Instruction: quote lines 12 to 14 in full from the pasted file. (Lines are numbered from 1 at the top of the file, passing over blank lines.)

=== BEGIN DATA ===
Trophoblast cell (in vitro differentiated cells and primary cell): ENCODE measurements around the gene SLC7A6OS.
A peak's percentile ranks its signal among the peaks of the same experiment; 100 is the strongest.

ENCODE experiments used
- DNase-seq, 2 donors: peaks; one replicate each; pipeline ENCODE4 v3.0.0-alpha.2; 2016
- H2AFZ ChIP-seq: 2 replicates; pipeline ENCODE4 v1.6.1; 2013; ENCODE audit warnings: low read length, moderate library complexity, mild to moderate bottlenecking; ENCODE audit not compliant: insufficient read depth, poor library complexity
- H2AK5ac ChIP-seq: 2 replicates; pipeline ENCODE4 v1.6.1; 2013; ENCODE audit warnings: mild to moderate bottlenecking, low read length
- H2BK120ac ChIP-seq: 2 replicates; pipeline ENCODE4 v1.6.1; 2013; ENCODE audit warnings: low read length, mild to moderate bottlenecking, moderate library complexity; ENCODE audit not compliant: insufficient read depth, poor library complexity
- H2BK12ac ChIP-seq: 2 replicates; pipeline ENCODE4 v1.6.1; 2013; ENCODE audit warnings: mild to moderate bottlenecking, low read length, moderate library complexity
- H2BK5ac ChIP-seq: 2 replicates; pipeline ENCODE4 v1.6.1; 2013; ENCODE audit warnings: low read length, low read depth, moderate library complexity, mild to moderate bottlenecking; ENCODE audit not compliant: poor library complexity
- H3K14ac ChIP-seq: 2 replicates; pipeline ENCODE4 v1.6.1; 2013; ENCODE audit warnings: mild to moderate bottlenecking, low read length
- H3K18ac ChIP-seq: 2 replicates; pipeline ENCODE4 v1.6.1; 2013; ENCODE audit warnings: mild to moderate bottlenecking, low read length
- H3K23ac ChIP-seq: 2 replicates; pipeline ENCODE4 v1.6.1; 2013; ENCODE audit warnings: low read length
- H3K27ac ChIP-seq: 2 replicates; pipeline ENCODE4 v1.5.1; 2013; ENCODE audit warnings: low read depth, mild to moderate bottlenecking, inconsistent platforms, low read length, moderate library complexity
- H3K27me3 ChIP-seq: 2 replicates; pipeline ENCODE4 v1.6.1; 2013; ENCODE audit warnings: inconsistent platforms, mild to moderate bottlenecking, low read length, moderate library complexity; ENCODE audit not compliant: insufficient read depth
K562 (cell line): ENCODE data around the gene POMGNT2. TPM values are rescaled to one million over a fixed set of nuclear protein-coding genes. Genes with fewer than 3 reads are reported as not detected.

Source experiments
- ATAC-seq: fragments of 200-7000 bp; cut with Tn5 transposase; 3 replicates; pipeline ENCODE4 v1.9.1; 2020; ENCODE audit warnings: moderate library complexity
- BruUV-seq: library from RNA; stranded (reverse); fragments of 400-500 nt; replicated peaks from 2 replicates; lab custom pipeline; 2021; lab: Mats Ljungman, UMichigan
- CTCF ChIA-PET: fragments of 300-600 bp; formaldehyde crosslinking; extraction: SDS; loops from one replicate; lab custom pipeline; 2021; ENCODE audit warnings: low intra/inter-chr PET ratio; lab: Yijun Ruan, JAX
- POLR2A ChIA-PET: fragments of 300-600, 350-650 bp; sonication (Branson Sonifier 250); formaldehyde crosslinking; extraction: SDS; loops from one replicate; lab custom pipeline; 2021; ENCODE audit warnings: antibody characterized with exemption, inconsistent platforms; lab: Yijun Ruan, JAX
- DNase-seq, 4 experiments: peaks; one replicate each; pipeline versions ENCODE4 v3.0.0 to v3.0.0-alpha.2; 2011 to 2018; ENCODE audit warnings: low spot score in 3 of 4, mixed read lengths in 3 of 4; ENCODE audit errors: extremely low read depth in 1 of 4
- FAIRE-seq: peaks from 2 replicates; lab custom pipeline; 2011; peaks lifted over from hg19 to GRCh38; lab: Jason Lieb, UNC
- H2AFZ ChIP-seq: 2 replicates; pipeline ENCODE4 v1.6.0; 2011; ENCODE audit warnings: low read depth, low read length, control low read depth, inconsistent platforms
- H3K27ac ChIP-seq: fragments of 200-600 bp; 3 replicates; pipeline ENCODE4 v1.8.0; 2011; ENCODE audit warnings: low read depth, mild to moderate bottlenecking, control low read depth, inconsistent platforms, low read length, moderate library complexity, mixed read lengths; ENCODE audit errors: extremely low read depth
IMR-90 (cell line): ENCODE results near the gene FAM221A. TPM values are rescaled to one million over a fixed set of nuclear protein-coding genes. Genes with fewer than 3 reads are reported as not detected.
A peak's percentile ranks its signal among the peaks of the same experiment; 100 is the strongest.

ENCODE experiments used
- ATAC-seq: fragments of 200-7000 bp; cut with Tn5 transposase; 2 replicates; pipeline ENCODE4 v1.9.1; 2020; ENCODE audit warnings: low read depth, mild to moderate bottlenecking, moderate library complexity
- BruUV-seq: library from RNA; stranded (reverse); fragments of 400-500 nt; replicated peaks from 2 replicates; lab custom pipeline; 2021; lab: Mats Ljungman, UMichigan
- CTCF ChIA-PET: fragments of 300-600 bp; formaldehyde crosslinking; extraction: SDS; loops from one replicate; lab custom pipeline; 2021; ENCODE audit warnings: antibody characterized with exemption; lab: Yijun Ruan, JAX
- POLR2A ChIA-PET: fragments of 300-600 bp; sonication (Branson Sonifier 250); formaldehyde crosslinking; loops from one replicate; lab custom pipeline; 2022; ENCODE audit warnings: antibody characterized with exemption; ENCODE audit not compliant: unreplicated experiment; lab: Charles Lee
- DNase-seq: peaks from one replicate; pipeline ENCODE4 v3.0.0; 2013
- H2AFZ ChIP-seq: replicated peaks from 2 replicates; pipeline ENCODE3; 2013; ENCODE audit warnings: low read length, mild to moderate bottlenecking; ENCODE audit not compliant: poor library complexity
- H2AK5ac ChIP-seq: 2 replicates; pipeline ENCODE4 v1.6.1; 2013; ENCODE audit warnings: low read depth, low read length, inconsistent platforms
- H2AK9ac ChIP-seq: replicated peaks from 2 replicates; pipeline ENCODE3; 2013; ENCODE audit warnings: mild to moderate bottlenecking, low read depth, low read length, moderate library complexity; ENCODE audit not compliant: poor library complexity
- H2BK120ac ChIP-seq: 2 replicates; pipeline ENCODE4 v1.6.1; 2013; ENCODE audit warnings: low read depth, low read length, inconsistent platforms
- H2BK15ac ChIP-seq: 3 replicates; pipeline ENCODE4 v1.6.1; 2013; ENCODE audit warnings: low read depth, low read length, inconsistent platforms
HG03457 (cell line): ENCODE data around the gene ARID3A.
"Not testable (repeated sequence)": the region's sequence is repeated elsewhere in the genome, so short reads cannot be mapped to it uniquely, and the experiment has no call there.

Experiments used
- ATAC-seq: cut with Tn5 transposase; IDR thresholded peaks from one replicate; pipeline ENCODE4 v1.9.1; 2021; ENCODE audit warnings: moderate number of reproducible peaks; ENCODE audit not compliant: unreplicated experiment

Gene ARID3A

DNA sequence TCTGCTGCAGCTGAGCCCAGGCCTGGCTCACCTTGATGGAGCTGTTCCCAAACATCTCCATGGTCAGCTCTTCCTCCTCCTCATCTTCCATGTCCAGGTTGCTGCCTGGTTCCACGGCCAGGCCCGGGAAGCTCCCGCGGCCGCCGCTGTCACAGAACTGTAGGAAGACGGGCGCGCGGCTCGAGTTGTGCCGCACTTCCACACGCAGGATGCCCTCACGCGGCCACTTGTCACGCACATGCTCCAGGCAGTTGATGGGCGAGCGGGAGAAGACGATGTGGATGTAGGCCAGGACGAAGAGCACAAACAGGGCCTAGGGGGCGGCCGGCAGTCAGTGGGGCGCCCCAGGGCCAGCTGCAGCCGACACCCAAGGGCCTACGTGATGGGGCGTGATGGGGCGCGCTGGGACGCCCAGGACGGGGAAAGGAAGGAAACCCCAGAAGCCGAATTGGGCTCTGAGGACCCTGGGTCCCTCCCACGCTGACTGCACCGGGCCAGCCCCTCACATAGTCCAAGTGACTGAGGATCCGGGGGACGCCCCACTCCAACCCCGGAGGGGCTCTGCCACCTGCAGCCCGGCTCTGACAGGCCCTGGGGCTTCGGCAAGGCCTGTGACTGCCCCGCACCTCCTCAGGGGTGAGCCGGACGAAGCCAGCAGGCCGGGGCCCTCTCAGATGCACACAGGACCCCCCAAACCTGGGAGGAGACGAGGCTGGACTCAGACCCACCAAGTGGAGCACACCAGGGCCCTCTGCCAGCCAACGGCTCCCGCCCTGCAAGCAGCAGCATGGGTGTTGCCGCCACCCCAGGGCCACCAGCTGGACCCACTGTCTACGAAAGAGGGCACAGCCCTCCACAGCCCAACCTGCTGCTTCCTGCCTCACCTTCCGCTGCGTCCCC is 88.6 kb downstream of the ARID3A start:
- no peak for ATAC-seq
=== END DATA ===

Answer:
- H3K23ac ChIP-seq: 2 replicates; pipeline ENCODE4 v1.6.1; 2013; ENCODE audit warnings: low read length
- H3K27ac ChIP-seq: 2 replicates; pipeline ENCODE4 v1.5.1; 2013; ENCODE audit warnings: low read depth, mild to moderate bottlenecking, inconsistent platforms, low read length, moderate library complexity
- H3K27me3 ChIP-seq: 2 replicates; pipeline ENCODE4 v1.6.1; 2013; ENCODE audit warnings: inconsistent platforms, mild to moderate bottlenecking, low read length, moderate library complexity; ENCODE audit not compliant: insufficient read depth